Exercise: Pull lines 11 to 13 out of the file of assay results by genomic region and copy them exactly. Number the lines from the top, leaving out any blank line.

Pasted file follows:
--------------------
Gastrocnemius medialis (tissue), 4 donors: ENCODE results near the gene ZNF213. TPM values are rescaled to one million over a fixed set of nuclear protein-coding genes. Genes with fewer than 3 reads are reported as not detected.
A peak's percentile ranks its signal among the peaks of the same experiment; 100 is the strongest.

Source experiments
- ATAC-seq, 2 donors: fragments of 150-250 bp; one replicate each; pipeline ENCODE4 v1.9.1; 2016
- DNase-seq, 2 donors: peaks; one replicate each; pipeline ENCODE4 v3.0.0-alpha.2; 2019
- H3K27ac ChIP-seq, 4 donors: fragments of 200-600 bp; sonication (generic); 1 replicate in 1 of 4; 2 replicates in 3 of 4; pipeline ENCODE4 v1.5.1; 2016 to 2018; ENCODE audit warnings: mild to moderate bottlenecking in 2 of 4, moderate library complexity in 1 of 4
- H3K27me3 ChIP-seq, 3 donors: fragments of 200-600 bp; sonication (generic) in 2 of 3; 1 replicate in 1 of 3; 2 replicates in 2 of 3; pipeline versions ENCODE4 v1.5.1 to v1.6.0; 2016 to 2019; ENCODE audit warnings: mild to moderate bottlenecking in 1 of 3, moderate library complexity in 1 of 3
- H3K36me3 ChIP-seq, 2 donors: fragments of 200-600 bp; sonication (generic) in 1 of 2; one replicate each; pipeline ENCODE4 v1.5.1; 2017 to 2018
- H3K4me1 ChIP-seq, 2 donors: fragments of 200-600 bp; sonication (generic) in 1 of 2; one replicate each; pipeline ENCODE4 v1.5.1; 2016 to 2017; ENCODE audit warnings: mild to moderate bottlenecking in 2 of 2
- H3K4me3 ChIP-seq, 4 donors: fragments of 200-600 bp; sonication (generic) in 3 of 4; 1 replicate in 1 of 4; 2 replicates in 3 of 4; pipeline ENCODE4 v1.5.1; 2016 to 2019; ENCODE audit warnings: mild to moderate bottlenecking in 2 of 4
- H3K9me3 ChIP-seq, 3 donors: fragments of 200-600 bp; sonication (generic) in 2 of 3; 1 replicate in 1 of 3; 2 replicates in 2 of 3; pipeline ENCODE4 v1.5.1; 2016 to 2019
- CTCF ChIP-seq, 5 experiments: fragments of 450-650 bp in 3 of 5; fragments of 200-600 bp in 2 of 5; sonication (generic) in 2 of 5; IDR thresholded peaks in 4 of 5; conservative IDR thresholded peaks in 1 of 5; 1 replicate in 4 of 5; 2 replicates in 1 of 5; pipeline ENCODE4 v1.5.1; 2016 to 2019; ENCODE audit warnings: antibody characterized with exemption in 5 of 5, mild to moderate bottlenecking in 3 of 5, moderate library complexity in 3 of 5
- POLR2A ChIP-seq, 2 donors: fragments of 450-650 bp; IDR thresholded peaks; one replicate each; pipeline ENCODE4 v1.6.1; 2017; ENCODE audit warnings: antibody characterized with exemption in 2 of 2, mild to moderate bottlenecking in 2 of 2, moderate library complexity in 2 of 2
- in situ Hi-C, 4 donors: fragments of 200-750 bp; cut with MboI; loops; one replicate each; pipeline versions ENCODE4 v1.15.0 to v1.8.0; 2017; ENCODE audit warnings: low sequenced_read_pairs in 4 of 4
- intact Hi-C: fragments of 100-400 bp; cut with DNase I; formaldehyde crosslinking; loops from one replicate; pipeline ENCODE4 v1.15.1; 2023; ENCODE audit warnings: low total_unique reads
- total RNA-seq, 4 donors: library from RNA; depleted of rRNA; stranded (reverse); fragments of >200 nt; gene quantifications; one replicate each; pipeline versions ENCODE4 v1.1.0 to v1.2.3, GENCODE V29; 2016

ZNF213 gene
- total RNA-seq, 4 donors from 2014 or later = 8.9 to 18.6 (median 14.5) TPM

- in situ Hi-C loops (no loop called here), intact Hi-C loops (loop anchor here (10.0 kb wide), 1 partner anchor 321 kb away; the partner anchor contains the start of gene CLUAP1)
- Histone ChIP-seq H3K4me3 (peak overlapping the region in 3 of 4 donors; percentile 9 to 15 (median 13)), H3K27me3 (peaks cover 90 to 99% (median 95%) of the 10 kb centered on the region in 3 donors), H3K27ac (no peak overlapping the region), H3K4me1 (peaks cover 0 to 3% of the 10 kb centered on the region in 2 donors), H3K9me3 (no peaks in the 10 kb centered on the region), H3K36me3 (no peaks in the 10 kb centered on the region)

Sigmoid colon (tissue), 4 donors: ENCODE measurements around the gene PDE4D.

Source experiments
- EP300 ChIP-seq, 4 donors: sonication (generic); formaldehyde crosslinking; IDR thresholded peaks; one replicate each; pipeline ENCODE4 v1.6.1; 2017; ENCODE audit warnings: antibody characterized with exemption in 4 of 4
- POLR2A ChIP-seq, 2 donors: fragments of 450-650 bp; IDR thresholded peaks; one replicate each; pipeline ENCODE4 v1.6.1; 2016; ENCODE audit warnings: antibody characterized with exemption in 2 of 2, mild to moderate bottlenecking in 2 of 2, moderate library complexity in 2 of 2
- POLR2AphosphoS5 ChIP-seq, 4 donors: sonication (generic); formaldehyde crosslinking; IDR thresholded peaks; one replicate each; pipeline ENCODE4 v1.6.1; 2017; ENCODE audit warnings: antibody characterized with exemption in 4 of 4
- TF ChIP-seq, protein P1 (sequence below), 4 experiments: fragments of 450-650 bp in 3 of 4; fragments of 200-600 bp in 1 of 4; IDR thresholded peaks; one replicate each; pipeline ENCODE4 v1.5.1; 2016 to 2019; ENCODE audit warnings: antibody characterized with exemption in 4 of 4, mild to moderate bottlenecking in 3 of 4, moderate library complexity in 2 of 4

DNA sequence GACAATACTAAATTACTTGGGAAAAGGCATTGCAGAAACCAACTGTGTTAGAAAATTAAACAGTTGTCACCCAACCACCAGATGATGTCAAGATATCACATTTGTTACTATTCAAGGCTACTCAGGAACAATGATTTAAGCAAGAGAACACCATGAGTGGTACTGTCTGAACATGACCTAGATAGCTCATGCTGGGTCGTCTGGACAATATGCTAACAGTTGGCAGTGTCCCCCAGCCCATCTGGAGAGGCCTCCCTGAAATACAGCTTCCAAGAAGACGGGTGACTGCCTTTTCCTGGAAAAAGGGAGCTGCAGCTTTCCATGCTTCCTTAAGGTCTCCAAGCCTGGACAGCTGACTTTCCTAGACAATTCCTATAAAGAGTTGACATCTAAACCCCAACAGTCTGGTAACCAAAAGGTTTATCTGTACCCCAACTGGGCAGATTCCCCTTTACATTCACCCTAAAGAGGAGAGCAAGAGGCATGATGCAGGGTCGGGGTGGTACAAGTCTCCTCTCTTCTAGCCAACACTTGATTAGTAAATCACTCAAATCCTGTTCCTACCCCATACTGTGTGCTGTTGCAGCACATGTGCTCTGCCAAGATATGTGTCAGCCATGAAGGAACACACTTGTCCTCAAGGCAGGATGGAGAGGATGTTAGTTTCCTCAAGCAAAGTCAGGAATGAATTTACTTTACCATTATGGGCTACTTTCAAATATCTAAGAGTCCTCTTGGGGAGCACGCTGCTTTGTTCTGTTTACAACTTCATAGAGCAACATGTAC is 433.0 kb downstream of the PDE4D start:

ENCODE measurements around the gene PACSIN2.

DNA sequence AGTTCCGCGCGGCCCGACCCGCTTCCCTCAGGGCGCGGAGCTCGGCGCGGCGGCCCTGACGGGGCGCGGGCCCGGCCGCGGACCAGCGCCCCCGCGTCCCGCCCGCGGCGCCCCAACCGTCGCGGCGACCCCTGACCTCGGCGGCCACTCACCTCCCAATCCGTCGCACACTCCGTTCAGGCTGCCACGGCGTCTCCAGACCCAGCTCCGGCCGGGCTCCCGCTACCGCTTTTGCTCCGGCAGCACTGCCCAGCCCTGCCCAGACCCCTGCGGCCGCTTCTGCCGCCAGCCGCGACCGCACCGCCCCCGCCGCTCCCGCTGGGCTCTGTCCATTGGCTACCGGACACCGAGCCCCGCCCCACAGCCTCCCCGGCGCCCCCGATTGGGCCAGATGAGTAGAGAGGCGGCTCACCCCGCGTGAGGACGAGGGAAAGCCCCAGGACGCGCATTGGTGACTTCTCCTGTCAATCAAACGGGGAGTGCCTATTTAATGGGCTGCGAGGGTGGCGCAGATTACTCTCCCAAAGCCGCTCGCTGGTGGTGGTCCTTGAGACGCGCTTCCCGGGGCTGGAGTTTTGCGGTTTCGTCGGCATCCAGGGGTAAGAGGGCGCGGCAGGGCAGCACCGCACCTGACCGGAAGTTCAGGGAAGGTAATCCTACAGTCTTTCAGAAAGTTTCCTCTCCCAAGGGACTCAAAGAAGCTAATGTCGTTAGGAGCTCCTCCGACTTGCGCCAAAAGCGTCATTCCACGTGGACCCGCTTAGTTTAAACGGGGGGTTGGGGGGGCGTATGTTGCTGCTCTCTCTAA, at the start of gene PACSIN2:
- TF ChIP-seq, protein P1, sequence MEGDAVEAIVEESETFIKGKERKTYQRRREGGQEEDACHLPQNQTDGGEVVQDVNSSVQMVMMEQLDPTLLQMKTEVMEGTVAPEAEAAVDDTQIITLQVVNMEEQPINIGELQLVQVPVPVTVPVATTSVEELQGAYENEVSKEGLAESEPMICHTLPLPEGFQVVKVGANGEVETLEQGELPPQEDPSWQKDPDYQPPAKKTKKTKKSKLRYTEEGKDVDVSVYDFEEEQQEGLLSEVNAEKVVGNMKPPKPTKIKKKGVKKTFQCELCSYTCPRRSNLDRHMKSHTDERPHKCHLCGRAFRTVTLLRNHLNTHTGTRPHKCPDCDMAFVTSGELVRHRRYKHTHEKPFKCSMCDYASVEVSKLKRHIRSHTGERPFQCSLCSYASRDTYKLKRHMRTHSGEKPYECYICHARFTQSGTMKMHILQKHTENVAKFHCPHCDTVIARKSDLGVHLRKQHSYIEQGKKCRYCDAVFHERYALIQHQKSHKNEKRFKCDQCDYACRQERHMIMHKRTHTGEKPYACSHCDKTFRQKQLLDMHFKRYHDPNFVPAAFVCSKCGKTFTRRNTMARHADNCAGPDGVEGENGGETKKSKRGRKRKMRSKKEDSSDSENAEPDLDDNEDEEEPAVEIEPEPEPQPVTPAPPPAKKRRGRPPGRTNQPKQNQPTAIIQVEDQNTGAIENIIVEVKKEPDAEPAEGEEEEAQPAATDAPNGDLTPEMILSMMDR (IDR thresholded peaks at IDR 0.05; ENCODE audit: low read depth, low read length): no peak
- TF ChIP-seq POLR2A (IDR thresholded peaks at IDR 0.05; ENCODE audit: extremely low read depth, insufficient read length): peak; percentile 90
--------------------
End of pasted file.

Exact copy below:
- H3K9me3 ChIP-seq, 3 donors: fragments of 200-600 bp; sonication (generic) in 2 of 3; 1 replicate in 1 of 3; 2 replicates in 2 of 3; pipeline ENCODE4 v1.5.1; 2016 to 2019
- CTCF ChIP-seq, 5 experiments: fragments of 450-650 bp in 3 of 5; fragments of 200-600 bp in 2 of 5; sonication (generic) in 2 of 5; IDR thresholded peaks in 4 of 5; conservative IDR thresholded peaks in 1 of 5; 1 replicate in 4 of 5; 2 replicates in 1 of 5; pipeline ENCODE4 v1.5.1; 2016 to 2019; ENCODE audit warnings: antibody characterized with exemption in 5 of 5, mild to moderate bottlenecking in 3 of 5, moderate library complexity in 3 of 5
- POLR2A ChIP-seq, 2 donors: fragments of 450-650 bp; IDR thresholded peaks; one replicate each; pipeline ENCODE4 v1.6.1; 2017; ENCODE audit warnings: antibody characterized with exemption in 2 of 2, mild to moderate bottlenecking in 2 of 2, moderate library complexity in 2 of 2